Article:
*This is not meant as an insult to Takemitsu. I have recordings of some of his music and enjoy them.
    Last edited by SearsPoncho; Yesterday at 02:51.
    "It should have worked." - Arthur Carlson

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  6. #4910
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    Quote Originally Posted by Knorf View Post
    I think I'll excerpt some important statements from the booklet program notes, which otherwise appear difficult to find.

    Problem booklet notes by Ana R. Alonso-Minutti
    "The commission to write [the String Quartet No. 4, "Sinfonías"] came from Joan Niles Sears, a devotee of new-music concerts from Ithaca, who was exposed to Lavista's music through a performance by the Cuarteto Latinoamericano. What Niles Sears asked from Lavista was to write a piece that could accompany her soul after her death—and years later, Mrs. Sears's wishes came true, since this piece was performed at her memorial concert at the Barnes Hall of Cornell University in 2010. Lavista's music was a farewell offering to a woman who for decades supported contemporary art.

    The subtitle, Sinfonías, refers to practice of polyphonic singing described in the earliest western music treatises. Lavista takes as a point of departure an example of early polyphony found in the [ninth-century] Scholica Enchiradis ...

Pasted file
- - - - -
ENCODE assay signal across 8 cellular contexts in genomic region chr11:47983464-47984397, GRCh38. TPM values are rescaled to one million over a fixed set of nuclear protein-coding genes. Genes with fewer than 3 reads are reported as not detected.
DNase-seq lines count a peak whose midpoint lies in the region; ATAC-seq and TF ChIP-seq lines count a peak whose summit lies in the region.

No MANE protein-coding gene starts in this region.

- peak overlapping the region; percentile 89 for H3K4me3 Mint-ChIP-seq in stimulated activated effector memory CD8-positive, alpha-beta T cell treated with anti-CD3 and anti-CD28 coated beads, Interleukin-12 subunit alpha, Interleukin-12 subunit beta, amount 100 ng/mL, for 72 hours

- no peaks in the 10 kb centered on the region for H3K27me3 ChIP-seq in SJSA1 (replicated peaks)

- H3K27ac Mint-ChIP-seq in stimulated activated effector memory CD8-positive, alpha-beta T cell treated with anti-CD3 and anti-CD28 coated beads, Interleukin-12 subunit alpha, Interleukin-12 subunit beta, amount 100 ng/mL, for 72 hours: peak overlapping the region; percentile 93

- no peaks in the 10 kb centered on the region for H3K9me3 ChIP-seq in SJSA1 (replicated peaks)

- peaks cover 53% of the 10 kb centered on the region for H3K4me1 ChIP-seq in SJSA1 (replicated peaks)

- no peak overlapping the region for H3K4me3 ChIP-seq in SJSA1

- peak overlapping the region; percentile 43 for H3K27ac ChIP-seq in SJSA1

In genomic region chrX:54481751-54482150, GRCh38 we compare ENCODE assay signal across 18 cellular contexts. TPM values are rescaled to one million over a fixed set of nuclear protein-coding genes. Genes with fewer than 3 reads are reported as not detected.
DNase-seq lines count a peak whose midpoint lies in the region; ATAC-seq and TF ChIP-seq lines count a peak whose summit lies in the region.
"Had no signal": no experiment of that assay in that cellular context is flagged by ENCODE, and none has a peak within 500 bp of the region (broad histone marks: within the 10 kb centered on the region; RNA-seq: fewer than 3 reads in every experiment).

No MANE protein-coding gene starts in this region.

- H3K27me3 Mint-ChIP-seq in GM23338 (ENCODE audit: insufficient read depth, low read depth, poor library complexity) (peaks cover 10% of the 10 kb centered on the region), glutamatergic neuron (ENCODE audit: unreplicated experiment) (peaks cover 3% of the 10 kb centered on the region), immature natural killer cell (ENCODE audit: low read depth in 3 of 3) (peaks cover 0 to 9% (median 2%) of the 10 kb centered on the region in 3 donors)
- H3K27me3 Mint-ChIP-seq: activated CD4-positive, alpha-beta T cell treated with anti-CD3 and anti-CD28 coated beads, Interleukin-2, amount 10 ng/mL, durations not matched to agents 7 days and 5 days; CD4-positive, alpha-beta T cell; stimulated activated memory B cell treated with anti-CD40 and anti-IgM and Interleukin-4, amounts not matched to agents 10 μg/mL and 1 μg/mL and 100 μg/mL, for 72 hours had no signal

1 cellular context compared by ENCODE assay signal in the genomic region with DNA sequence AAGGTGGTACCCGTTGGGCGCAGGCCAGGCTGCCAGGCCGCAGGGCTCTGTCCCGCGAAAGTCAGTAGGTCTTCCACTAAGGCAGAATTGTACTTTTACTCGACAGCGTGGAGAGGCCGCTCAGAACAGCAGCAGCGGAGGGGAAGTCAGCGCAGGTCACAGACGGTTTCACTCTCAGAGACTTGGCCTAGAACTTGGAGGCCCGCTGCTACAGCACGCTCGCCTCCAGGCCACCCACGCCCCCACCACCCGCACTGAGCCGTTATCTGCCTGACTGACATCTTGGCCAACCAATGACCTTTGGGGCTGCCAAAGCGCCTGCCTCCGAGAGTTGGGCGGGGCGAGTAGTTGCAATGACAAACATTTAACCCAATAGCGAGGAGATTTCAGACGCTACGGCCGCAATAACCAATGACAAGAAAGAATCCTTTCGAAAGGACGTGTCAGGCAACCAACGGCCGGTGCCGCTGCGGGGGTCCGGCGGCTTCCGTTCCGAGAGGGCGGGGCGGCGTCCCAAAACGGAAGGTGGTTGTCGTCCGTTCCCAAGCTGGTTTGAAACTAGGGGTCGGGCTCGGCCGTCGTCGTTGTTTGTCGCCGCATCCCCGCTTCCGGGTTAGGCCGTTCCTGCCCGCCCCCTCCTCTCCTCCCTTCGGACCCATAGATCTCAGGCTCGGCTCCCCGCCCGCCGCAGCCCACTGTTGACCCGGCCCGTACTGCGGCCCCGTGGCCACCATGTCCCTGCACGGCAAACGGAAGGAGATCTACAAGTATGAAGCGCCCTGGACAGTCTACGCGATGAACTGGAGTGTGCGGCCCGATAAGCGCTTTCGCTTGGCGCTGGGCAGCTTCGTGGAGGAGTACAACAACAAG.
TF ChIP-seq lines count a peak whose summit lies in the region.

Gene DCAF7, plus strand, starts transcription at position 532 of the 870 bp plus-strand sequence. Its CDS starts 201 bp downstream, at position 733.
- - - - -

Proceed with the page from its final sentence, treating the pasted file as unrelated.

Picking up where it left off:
The single movement of Sinfonías is built from distinct sections, some of which present a recollection of passages from previous works, in particular from [Lavista's] Missa ad Consolationis Dominam Nostum, Reflejos de la Noche (String Quartet No. 2), and Cuaderno de viaje. The organum taken from the Scolica Enchiriadis appears twice...Lavista transform the melodic line of the organum by altering the succession of tones and semitones...The texture of Sinfonías is evocative and contemplative. The frequent use use of harmonics, trills, and the alteration between pizzicato, arco, and sul ponticello become a 'sonorous mist' heard from afar, as the initial indication in the score suggests ["Lento, da lontano, come una bruma sonora"]. The inclusion of quotations from previous musical material composed by Lavista makes this quartet a space for personal reflection."

    The following should suffice for a biographical sketch of this excellent composer, who was one of the most important post-war names in Mexico in classical music: http://composers21.com/compdocs/lavistam.htm